Presentation Title

Estimating the Effects of Village Greens on Localized Air Quality Index and Outdoor Air Temperature in Vermont

Presenter's Name(s)

McKinley DeeryFollow

Project Collaborators

Stephanie Hurley (Thesis Advisor)

Abstract

City cores and urban areas have reached warmer temperatures than surrounding areas due to the urban heat island (UHI) phenomenon. The UHI is caused by land use changes, specifically replacing natural land cover with hard urban surfaces including pavement and built infrastructure, as well as from anthropogenic heat release from fuel combustion within cities. Built materials absorb and retain heat, therefore increasing average outdoor air temperatures, while pollution decreases air quality and contributes to temperature increases. Climate change will most likely cause these conditions to prevail and worsen as heat waves become more intense and frequent. While heat events persist, the need for cooling systems indoors increases and in turn creates a rise in energy consumption and further anthropogenic heat combustion. An increase in urban vegetation can help to reduce the urban heat island effect by shading building surfaces, increasing land albedo, and releasing moisture into the atmosphere.

While several studies have examined the role of urban greenspaces in offsetting urban heat islands, there are few data regarding small-scale UHIs and whether or not they exist in more rural areas. Moreover, there is potential for green spaces within developed rural areas including small towns and villages to improve air quality and decrease outdoor air temperatures on a localized level. In this study, we will determine the air filtration and cooling effects of small-scale village greens throughout Vermont. We will measure air quality index and temperature at different latitudes within each green. Data collection times will be dependent on consistent wind patterns, sun exposure, and cloud coverage. We hypothesize the air quality index to be higher and temperatures to be lower in closest proximity to the center of green; as proximity to the center decreases, the air quality index will decrease, and temperature will increase.

Primary Faculty Mentor Name

Stephanie Hurley

Status

Undergraduate

Student College

College of Agriculture and Life Sciences

Program/Major

Environmental Studies

Primary Research Category

Food & Environment Studies

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Estimating the Effects of Village Greens on Localized Air Quality Index and Outdoor Air Temperature in Vermont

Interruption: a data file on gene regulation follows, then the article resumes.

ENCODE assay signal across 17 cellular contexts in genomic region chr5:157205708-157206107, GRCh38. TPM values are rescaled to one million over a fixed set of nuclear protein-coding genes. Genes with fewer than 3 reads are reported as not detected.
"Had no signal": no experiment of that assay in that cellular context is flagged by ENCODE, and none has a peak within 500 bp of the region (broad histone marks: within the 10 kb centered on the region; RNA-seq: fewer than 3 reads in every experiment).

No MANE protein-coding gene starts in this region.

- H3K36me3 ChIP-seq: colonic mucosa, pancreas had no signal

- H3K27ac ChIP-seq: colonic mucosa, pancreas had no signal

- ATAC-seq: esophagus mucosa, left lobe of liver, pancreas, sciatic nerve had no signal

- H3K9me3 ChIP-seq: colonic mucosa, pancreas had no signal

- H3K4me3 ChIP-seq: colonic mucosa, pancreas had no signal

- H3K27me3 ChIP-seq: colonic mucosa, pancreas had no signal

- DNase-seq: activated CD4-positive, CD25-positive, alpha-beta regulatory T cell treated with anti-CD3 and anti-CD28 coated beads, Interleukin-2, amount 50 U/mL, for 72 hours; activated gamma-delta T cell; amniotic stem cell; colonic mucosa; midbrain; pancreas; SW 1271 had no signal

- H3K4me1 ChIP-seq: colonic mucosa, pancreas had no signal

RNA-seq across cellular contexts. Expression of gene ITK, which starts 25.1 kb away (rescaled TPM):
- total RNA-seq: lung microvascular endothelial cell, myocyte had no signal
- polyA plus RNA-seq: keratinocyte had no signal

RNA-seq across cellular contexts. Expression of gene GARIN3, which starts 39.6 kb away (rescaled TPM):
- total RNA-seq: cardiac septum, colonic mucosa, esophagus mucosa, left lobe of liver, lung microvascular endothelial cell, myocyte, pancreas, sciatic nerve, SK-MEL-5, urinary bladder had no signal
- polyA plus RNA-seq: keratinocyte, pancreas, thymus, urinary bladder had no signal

City cores and urban areas have reached warmer temperatures than surrounding areas due to the urban heat island (UHI) phenomenon. The UHI is caused by land use changes, specifically replacing natural land cover with hard urban surfaces including pavement and built infrastructure, as well as from anthropogenic heat release from fuel combustion within cities. Built materials absorb and retain heat, therefore increasing average outdoor air temperatures, while pollution decreases air quality and contributes to temperature increases. Climate change will most likely cause these conditions to prevail and worsen as heat waves become more intense and frequent. While heat events persist, the need for cooling systems indoors increases and in turn creates a rise in energy consumption and further anthropogenic heat combustion. An increase in urban vegetation can help to reduce the urban heat island effect by shading building surfaces, increasing land albedo, and releasing moisture into the atmosphere.

While several studies have examined the role of urban greenspaces in offsetting urban heat islands, there are few data regarding small-scale UHIs and whether or not they exist in more rural areas. Moreover, there is potential for green spaces within developed rural areas including small towns and villages to improve air quality and decrease outdoor air temperatures on a localized level. In this study, we will determine the air filtration and cooling effects of small-scale village greens throughout Vermont. We will measure air quality index and temperature at different latitudes within each green. Data collection times will be dependent on consistent wind patterns, sun exposure, and cloud coverage. We hypothesize the air quality index to be higher and temperatures to be lower in closest proximity to the center of green; as proximity to the center decreases, the air quality index will decrease, and temperature will increase.